AKA: University of Washington, Seattle, Bagley, Reverend Daniel, Hall #2, Seattle, WA

Structure Type: built works - public buildings - schools - university buildings

Designers: Bebb and Gould, Architects (firm); Loschky Marquardt and Nesholm (LMN), Architects (firm); Moore Ruble Yudell, Architects and Planners (firm); Naramore, Grainger and Thomas, Architects (firm); Teufel, George E., Company, General Contractors (firm); Waldron, Pomeroy, Polk and Smith, Architects (firm); Carl Freylinghausen Gould Sr. (architect); Clyde E. Grainger (architect); Robert B. Inverarity (artist); Charles Willard Moore (architect); Floyd Archibald Naramore (architect); William Polk (architect); Gerald Charles Pomeroy (architect); John Ruble (architect); Ragnar Smith (architect); Irving Harlan Thomas (architect); Lawrence Galen Waldron (architect); Robert Jonathan Yudell (architect)

Dates: constructed 1935-1937

4 stories

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West Stevens Way NE
University of Washington, Seattle, WA 98195

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The University of Washington's Chemistry and Pharmacy Building was one of the largest new classroom and research buildings erected on campus during the Depression Era. Brick-faced, like most of the rest of campus, its sober architectural style transitioned away from the overt Gothic / Jacobethan Revivalism of the 1910s and 1920s, toward unornamented Modernism. The architects created a traditional, symmetrical front building facade, with some ornamental flourishes above the entry way and at pilaster capitals, but it retained little of the predominant Gothic vocabulary. It resembled other government buildings erected during the 1930s in the US, in a hybrid style referred to as "WPA Moderne."

Building History

During the Depression, three Seattle architects Floyd Naramore (1879-1970), Clyde Grainger (1887-1958) and Harlan Thomas (1870-1953) associated with one another on the design of this large, new Chemistry Building on the University of Washington (UW) Campus. Grainger and Thomas had worked with each other since 1924. At a time when there was little new construction in Seattle, this job for the university would have been highly coveted. Thomas had taught in the School of Architecture at UW since 1926, replacing Carl Gould, Sr. (1873-1939). Naramore, Grainger and Thomas collaborated with Gould's firm of Bebb and Gould on the layout and placement of the building.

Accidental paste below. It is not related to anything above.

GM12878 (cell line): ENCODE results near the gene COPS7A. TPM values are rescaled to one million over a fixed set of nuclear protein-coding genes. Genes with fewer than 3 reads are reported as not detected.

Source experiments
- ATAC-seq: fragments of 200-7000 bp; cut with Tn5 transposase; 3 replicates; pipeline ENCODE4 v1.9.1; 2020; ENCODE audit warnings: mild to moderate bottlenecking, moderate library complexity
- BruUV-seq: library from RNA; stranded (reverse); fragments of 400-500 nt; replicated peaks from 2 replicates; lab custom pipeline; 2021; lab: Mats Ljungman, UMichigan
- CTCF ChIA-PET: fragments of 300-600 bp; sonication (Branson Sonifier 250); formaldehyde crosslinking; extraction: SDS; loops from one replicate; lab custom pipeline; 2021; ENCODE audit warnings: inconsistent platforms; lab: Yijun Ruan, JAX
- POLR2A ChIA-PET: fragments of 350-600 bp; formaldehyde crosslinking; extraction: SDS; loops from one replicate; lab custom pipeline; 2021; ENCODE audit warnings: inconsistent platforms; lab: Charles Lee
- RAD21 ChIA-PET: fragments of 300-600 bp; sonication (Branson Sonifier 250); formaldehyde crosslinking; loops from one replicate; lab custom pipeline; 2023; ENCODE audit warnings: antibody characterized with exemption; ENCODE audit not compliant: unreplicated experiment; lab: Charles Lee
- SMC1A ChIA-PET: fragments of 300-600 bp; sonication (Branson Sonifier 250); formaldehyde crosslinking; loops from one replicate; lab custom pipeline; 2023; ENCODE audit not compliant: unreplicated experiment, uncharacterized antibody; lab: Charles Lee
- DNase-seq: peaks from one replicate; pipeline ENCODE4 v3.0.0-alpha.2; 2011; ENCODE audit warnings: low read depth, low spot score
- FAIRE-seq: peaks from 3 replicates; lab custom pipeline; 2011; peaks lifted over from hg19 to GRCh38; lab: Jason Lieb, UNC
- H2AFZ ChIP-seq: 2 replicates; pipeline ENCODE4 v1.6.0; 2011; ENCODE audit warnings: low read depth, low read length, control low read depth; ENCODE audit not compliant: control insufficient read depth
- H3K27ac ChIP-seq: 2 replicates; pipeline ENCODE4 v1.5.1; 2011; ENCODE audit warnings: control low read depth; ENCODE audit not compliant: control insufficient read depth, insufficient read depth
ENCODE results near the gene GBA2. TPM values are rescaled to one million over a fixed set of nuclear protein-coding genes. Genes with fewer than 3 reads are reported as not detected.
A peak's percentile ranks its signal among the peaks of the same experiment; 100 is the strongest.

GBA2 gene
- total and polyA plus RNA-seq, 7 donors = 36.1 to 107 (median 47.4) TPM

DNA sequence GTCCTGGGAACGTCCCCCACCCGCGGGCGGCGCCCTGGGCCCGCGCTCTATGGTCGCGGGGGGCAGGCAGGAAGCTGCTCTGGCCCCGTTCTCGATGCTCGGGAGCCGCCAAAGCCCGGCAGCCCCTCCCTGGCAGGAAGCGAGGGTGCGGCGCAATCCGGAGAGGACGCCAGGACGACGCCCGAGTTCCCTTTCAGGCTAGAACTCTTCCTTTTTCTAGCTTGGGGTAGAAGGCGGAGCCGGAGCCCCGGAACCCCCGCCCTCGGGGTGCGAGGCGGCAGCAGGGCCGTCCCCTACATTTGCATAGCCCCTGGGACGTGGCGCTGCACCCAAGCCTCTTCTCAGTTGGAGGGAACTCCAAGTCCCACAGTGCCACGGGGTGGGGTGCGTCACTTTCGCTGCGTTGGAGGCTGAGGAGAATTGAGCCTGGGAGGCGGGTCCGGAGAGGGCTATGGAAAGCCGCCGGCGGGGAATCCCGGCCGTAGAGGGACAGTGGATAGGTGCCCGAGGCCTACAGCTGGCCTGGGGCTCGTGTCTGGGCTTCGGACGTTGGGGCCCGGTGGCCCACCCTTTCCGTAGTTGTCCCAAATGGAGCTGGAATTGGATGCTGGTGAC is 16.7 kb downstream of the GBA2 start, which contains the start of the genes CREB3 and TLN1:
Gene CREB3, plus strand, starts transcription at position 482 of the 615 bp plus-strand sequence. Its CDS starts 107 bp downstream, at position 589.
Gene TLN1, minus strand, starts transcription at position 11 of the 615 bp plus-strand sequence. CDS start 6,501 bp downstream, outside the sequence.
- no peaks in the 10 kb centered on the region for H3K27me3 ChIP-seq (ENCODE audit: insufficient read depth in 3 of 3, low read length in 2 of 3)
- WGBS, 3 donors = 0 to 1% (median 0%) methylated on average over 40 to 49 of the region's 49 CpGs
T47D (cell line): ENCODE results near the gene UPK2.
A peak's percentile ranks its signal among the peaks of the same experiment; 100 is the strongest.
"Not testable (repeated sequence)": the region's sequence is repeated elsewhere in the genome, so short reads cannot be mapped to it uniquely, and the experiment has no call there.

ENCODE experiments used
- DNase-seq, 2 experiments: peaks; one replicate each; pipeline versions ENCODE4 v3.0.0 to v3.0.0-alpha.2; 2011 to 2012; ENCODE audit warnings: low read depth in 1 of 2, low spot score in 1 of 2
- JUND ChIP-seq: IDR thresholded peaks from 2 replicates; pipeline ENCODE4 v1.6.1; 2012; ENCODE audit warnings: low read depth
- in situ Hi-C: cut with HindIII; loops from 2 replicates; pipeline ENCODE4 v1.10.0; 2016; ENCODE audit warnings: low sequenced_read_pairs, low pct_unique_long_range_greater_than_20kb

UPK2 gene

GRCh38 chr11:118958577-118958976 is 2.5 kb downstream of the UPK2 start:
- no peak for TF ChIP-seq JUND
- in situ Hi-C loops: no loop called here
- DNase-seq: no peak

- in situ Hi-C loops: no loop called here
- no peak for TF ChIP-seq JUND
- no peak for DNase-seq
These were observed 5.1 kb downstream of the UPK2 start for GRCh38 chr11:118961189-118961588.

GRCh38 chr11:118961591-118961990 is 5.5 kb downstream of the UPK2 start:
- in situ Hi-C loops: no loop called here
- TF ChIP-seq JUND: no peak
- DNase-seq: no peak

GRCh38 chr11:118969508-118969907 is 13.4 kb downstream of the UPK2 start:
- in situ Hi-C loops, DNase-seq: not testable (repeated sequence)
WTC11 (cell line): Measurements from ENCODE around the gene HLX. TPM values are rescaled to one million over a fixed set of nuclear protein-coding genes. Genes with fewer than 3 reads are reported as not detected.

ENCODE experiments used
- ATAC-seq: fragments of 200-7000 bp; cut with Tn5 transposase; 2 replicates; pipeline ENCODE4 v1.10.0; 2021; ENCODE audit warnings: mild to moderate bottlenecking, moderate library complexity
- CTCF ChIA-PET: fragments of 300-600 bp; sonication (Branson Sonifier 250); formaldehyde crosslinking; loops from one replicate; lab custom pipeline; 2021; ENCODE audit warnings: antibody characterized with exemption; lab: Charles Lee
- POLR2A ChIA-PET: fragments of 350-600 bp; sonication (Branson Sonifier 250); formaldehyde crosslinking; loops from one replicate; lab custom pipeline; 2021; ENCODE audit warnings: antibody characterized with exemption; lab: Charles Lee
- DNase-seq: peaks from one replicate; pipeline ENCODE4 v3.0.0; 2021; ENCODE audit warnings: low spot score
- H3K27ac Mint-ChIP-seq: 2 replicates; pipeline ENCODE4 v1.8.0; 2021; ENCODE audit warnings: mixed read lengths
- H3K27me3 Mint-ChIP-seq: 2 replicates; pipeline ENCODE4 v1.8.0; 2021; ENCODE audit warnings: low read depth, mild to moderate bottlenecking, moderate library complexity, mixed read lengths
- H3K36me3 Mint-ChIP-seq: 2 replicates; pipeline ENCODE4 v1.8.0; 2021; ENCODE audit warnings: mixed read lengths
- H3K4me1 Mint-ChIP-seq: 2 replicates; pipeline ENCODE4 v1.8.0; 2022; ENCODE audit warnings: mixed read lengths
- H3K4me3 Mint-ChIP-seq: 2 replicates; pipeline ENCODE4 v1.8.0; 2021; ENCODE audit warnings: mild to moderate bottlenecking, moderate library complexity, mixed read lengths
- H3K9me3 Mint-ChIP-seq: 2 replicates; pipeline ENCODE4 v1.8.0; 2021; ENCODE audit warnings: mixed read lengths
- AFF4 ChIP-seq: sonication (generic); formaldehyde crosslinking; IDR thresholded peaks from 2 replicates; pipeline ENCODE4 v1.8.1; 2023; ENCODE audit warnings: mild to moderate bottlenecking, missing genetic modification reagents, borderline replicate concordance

The earliest facilities for UW's Chemistry Department were located in Denny Hall during the 1890s. The department also maintained some space in the former UW Book Store Building (known as the "Chemistry Shack") that stood on the north side of campus near 45th Street NE between 1908 and 1922. Between 1909 and about 1937, the Department utilized what had been the Fine Arts Pavilion for the Alaska-Yukon-Pacific Exposition, designed by the San Francisco architectural partnership of Howard and Galloway. (This later became the Architecture and Physiology Building, and subsequent to this, the Architecture Building.) Between 1909 and about 1937, the former Fine Arts Pavilion was known as the first "Bagley Hall." When the Chemistry Department relocated to this building just west of Drumheller Fountain in 1937, the new building took on the name Bagley Hall, to also honor a founder of the University of Washington, the Methodist minister and coal magnate, Daniel Bagley (1818-1905)